Companies are increasingly looking at optimisation in order to cut costs and overheads, which is where the concept of the ‘smart office’ is coming into its own. This not only seeks to improve the workplace, but to minimise companies’ impact on the environment, all based on effective and measurable intelligence. “Design is becoming much smarter as a result. It is all about using technology to streamline workspaces in terms of mobility and agility,” Swiegers comments.
Budget-driven design guidelines
The fact that the company deals often with global corporates gives it increased exposure to international developments. However, economic constraints is a global phenomenon, which means increasingly that design guidelines are being budget-driven. Despite the price sensitivity of the market, Swiegers adds it is the responsibility of Trend Group to educate its customers about the long-term return on investment offered by sustainability.
Technology is even having an impact on furniture design, stresses Trend Group senior designer Candice Sheppard: “We are seeing some examples of technology integration into furniture items.” She points to sit-stand desks gaining popularity due to employee wellbeing becoming a central focus. The trend took off internationally with the health benefits it offers, and the South African market has adapted to the demand. Locally-designed and manufactured options are now readily available, whereas before these had to be procured globally, incurring significant costs and lead times.
Competitive pricing critical
“We have to be smart about leveraging our local supply chain, as competitive pricing is critical. There are a lot of very good local suppliers that allow us to offer our international clients a more cost-effective alternative that is of comparable quality,” Sheppard highlights. Here the value of a trend such as sit-stand desks is also linked to the larger theme of employee and organisational well-being. “Technology not only represents an investment in a building, but more importantly in its employees as well.”
Building management systems (BMS) are becoming an increasingly popular means of maintaining and measuring a company’s sustainability and usage. This empowers employees to become more responsive and active building occupants, making them aware of their usage and the small efforts that contribute to saving.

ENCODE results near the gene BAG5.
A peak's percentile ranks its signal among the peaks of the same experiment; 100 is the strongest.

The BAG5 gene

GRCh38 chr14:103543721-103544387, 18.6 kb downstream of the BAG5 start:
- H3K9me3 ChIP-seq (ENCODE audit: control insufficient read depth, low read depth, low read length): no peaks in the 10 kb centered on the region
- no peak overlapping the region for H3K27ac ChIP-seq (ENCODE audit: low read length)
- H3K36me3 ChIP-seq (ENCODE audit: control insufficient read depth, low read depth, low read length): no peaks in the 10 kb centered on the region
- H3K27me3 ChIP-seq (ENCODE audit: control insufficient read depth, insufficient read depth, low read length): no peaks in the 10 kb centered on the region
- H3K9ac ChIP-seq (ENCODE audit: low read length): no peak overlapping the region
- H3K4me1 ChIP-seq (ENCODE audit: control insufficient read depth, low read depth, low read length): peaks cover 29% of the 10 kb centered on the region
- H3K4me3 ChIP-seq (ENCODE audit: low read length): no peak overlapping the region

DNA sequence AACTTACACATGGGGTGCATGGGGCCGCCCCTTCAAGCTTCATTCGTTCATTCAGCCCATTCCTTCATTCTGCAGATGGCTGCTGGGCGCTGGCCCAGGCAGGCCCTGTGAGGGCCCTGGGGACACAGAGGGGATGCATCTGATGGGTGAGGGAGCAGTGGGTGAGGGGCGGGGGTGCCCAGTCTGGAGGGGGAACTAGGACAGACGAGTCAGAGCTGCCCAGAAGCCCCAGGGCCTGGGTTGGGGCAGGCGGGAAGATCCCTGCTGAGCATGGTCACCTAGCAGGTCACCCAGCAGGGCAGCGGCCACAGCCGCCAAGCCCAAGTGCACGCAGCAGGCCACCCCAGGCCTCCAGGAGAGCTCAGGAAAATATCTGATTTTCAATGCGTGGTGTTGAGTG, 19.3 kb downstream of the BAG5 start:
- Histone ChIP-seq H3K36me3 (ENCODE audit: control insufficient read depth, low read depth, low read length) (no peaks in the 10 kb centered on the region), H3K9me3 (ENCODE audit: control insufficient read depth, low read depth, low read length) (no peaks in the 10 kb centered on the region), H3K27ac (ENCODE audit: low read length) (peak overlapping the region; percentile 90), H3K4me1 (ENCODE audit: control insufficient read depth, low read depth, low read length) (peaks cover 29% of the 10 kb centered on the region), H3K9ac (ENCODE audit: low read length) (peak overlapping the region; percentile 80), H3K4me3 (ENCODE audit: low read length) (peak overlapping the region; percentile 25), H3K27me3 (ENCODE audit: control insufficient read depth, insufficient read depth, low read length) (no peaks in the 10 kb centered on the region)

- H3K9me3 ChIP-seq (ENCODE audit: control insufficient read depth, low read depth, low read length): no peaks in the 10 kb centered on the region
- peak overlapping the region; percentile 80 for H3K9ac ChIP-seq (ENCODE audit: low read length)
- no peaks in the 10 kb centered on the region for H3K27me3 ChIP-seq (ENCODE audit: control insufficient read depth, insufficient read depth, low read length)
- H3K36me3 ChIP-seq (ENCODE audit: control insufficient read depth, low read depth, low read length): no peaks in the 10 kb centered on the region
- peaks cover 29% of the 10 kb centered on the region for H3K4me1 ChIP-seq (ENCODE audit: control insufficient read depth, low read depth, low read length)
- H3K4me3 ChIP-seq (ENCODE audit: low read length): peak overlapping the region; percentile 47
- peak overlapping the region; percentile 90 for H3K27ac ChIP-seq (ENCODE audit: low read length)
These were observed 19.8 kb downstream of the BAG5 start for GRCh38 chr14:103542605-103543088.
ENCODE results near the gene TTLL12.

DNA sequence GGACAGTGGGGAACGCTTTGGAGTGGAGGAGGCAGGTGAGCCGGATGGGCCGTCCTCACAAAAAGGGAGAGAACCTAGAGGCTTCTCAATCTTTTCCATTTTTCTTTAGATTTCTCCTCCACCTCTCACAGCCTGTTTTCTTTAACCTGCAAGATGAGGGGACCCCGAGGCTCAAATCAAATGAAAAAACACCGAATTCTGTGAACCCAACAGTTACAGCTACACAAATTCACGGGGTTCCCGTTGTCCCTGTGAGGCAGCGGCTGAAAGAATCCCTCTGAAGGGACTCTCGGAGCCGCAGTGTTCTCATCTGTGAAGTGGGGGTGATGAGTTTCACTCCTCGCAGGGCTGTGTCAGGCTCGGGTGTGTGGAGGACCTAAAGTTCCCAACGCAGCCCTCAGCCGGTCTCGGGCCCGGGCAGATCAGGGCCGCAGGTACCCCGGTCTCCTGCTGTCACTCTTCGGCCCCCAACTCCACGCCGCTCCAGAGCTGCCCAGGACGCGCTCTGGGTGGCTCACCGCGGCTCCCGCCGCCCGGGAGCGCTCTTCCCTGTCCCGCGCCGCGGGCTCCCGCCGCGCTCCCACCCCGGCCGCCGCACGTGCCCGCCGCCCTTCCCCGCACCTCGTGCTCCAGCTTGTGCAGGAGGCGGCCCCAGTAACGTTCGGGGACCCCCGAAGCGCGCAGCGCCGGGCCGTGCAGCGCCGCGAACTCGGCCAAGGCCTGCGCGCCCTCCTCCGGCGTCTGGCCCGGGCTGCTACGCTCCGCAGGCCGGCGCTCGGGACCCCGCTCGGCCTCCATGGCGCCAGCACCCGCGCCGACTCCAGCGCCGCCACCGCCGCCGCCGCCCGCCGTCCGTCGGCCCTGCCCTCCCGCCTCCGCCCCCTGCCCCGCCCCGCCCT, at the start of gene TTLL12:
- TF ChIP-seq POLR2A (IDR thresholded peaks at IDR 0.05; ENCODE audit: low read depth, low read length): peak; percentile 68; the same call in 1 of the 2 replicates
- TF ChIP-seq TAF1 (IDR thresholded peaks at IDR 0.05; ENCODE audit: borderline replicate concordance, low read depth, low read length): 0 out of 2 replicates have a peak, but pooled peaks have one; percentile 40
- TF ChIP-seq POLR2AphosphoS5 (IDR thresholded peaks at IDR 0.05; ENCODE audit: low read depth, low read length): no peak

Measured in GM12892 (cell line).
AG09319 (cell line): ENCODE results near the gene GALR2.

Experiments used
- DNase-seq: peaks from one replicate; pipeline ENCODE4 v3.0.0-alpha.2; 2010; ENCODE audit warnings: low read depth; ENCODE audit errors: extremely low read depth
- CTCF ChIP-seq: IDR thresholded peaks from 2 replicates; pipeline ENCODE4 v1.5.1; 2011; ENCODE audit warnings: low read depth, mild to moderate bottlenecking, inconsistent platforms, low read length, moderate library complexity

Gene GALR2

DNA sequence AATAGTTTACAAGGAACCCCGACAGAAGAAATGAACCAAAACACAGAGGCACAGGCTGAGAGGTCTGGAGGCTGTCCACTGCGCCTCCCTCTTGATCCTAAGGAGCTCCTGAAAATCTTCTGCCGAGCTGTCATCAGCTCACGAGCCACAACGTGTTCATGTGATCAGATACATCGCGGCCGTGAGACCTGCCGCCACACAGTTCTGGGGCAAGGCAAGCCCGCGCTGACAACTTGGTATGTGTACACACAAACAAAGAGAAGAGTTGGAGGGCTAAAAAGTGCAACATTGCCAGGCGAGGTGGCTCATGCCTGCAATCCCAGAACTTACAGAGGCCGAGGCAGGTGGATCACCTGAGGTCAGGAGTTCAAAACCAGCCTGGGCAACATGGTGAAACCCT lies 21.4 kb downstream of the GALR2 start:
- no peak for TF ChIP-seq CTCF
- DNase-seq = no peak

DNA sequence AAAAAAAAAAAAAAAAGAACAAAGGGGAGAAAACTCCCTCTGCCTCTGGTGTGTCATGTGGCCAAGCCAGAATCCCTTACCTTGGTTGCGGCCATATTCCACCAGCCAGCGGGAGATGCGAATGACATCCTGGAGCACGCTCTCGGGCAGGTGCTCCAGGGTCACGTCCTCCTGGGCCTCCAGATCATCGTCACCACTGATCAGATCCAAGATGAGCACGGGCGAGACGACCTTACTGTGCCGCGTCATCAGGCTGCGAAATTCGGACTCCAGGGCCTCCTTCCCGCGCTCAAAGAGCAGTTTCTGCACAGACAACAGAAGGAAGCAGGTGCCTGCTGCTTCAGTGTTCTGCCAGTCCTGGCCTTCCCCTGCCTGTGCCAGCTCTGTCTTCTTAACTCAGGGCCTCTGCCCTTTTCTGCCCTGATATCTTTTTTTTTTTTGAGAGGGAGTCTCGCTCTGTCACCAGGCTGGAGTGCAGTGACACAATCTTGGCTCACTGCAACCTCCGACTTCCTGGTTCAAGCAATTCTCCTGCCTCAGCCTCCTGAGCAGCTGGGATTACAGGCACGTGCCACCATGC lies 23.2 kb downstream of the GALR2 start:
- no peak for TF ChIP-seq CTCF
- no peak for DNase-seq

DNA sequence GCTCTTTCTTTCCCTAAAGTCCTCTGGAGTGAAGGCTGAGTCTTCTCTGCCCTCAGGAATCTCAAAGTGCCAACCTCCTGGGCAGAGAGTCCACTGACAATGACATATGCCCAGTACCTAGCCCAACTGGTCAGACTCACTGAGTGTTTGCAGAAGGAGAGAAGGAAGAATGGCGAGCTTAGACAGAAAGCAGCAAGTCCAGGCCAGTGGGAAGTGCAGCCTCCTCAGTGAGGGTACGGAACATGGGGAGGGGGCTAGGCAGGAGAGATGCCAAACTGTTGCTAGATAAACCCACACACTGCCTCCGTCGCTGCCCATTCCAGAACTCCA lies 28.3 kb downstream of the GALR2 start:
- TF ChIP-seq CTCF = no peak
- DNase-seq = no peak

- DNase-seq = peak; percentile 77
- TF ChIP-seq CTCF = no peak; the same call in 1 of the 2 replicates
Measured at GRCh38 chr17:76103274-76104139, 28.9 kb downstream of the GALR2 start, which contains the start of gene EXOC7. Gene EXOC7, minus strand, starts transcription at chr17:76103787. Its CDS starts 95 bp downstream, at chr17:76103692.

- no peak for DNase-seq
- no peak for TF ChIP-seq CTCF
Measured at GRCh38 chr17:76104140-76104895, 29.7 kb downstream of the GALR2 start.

The ongoing development of BMS in terms of its user-friendliness and easy interface also affects the type of data that can be collected and analysed. Traditionally, a desk-utilisation system was unable to determine the number of different users, or even the most popular areas of a workspace, whereas nowadays these systems can even be integrated across multiple locations globally. Thus a multinational can ensure, for example, that factors such as internal temperature and even air-con fan speeds can be benchmarked across a range of buildings for maximum efficiency.
Back-up power supply systems
South Africa has become a leader in back-up power supply systems for buildings, with Swiegers pointing out that at present no developer can let a building without an appropriate genset solution in place. “This is a critical requirement, as no business can afford any prolonged disruption due to power outages.” In this regard, off-grid power supply options have yet to achieve commercial viability, especially as battery storage for solar power is still in its infancy, and only likely to become a viable option once economies of scale have been achieved.
Smart offices are also promoting the trend of smart working, which is likely to continue into 2020, Swiegers stresses. “We will continue to capitalise on this by responding in clever ways to assist companies in optimising their business structures, and being able to respond effectively to the prevailing economic conditions. Delivering this level of service will continue to give us the leading edge in the market.”